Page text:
Monday, January 31, 2011

Rapid Change

Most of us acknowledge that changes are the nature of our life. And yet we seem to have a hard time when the changes occur rapidly, unexpectedly.

There is an ice and snow storm this afternoon, a forecast I heard only this morning. It is expected to continue through tomorrow and possibly another day. Despite knowing what winter weather can be like here in the Midwest, another one on top of the many snow and ice storms in recent weeks has led to all sorts of complaints that I hear from others; I even notice these appearing in my mind chatter.  Some reactions are particularly vehement.

In a way these weather changes, which we usually do not take personally, are easy compared to changes in people’s conditions, physical and mental. How is it when there is a rapid appearance of a cancer diagnosis? What is our reaction the first time we hear it – even for someone else? And when it is someone close? What about for our self? What are reactions, habitual reactions? 

What about when death occurs without the precursor of evident illness or old age, how are we? What is it that the precursors of illness and old age do?

What do we do when there are major changes in the behaviors or plans of others to whom we are close? Have you faced the consequences of the collapse of a business?  What waves in lives do the changes create and how are we in the midst of the waves on the ocean of our life? Or is our life something else – do we expect to be an island in the midst of an ocean?  

It is interesting that after the initial shock to beliefs, expectations, to images of what is - after the almost automatic reactions of anger, sadness, grief - somehow after a little while we include the new changed circumstances into the old habits of functioning. For many of us the initial reactive habit of sadness or anger dissipates and then…what? Are we in the midst of ongoing change, or do we incorporate the events into a new “permanence”?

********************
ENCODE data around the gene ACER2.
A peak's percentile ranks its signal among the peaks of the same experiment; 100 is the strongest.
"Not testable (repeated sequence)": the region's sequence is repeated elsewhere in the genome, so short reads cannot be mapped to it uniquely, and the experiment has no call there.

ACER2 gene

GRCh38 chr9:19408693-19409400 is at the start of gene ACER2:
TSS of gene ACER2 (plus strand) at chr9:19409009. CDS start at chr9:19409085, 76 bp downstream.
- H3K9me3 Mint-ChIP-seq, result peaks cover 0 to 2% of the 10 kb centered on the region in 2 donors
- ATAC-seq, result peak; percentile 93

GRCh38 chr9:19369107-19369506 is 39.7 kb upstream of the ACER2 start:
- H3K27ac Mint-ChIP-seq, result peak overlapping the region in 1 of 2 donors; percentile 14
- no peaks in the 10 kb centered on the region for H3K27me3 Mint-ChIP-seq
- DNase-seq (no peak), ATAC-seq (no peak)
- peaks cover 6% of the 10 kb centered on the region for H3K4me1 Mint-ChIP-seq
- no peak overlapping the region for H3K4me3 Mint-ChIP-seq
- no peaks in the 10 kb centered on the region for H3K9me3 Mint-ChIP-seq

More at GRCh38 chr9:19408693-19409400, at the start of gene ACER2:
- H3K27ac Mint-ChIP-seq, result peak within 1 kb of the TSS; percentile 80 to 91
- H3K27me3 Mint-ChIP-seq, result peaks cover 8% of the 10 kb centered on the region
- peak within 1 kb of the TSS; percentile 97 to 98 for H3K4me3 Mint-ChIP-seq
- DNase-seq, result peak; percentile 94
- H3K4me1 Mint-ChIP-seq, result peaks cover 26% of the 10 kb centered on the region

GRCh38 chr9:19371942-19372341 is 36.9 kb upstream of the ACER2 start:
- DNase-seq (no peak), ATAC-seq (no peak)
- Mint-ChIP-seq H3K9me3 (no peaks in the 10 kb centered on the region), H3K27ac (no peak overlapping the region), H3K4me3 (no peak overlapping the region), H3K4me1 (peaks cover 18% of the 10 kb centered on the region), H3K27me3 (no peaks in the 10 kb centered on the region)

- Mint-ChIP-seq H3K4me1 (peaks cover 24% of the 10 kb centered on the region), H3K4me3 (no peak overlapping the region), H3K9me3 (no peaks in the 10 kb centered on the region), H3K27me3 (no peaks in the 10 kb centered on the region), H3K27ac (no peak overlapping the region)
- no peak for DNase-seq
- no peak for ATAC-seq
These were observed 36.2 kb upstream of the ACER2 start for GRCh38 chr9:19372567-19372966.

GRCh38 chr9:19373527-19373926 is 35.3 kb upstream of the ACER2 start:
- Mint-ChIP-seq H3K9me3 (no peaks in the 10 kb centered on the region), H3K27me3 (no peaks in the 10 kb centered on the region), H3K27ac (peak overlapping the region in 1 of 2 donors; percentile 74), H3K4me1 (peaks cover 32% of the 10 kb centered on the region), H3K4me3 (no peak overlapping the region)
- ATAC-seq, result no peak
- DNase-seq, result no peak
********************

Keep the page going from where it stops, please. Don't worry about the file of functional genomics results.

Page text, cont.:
How is it with distant events – how have the recent Tucson shootings or protests in Egypt led to reactions for you? Whom or what has been a target for blame, for speaking of faults and putting down? Are we reminded of our interconnected nature, of the interbeing of life, or do we take it as another way to justify dualistic thinking and judgment?

Buddhist teaching states that our life is arising and passing away more than six billion times a day; about 70,000 times a second we are born and die. Also, the Heart Sutra states, "not born, not destroyed" - no arising, no passing. These may be interesting to some, but for most of us they are just theories, maybe confusing and contradictory theories. Few of us appreciate these teachings or live our life actualizing them.

Despite knowing that conditions are constantly changing, our habit of expecting them to stay the same, or at least almost the same with only minor and maybe predictable changes, results in many things being a potential for harmful reactions and suffering, stress. Do we see what to do, how to respond skillfully, when the habits of reactions from fear, greed or anger seem take over our life, whether momentarily or for longer periods? Can this broaden our capacity to live compassionately in the midst of change rather than keep grabbing for fixed permanence?

Do we see when we are blown by the winds of the changing life we are, how easily or not so easily we react out of habits with behaviors and attitudes that lead to more suffering and stress?

Aren’t we humans such interesting beings?

(c) 2011 Elihu Genmyo Smith